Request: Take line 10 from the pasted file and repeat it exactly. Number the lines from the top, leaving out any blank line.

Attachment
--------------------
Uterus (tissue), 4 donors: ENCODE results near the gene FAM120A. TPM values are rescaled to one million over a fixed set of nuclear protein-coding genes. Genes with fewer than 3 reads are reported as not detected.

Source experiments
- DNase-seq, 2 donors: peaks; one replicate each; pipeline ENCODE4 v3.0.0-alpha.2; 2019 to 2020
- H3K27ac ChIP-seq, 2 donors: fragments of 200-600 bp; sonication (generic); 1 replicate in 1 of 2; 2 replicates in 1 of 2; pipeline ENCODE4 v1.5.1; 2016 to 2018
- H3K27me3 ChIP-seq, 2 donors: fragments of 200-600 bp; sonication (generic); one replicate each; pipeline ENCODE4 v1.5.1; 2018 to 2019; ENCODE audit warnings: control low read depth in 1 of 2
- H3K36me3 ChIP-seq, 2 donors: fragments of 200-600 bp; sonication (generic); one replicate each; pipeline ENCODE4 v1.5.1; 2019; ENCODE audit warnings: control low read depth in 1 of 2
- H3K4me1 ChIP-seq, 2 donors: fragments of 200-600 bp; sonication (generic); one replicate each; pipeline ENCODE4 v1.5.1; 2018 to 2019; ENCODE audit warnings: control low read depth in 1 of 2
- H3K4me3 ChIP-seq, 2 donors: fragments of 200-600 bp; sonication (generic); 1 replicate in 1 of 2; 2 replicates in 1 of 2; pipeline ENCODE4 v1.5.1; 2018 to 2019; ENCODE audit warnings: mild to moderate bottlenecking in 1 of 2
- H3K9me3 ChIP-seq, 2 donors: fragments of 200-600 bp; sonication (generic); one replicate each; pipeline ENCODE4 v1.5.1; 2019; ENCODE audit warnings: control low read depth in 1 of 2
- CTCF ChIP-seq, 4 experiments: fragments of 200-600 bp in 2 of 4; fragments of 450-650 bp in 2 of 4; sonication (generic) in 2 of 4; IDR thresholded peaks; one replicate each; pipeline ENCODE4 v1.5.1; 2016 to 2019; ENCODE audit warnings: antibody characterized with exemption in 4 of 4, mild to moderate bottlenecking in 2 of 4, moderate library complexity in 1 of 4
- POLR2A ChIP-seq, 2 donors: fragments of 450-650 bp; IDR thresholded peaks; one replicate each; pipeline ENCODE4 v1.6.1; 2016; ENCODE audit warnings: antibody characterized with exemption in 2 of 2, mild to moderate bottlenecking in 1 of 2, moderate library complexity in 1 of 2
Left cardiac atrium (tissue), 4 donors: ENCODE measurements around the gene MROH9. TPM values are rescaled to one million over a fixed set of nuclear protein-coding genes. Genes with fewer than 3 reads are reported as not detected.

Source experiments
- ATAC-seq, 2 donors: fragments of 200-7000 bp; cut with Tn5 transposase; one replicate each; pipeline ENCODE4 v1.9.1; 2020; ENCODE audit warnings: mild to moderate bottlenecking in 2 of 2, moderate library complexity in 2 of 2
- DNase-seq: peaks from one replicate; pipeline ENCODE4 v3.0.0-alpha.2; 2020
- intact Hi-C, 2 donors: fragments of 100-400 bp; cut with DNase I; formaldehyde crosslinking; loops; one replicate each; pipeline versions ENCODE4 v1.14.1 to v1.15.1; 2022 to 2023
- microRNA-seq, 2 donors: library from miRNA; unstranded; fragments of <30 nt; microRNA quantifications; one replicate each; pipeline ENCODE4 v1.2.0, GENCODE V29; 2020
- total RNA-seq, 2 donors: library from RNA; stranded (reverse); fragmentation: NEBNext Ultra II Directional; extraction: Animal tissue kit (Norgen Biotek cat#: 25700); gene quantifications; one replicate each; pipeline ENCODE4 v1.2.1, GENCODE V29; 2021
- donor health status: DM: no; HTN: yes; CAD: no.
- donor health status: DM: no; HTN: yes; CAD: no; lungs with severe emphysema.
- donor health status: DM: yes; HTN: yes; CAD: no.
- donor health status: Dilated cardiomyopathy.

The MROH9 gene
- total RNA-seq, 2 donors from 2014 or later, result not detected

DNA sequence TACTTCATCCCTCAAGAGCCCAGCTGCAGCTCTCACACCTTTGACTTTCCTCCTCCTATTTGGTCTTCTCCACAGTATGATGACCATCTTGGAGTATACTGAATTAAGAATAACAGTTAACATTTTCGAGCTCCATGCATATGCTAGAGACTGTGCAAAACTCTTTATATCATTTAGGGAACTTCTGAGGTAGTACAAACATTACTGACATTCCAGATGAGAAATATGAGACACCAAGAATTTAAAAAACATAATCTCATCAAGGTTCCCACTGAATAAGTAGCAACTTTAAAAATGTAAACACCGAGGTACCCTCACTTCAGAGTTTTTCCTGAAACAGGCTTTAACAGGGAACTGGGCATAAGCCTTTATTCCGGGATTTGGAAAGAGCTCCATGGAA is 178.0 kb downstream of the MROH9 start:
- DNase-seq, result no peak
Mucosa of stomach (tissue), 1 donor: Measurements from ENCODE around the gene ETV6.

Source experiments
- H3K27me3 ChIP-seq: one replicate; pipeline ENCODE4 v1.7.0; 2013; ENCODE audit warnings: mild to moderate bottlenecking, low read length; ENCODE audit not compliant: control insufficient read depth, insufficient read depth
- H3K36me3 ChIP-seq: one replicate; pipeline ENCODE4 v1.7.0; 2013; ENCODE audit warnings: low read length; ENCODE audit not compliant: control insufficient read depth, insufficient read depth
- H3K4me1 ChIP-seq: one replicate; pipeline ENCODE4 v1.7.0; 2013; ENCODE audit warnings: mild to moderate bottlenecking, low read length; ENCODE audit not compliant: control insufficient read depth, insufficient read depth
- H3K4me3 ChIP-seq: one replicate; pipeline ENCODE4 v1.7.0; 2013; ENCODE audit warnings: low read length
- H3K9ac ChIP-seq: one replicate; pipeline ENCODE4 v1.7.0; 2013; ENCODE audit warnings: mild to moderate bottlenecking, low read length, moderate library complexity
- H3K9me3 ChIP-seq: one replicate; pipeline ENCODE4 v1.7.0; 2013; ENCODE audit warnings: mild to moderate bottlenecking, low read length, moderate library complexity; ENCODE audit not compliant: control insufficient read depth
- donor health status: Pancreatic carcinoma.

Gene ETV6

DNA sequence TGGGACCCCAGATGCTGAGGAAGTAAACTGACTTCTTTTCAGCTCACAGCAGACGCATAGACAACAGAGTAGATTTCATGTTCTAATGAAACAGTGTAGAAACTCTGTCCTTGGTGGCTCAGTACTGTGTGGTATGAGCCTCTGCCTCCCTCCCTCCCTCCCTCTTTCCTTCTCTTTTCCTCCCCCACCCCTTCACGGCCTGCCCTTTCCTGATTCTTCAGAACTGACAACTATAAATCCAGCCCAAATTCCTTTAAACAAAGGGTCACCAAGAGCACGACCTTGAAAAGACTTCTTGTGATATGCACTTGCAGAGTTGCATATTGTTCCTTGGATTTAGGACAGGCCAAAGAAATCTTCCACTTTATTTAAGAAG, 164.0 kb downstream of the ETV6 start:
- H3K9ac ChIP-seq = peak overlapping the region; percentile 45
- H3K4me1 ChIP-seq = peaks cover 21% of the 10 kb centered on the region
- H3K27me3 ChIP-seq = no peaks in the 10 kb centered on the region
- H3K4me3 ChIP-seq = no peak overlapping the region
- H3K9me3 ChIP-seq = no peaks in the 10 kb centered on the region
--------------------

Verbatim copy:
- CTCF ChIP-seq, 4 experiments: fragments of 200-600 bp in 2 of 4; fragments of 450-650 bp in 2 of 4; sonication (generic) in 2 of 4; IDR thresholded peaks; one replicate each; pipeline ENCODE4 v1.5.1; 2016 to 2019; ENCODE audit warnings: antibody characterized with exemption in 4 of 4, mild to moderate bottlenecking in 2 of 4, moderate library complexity in 1 of 4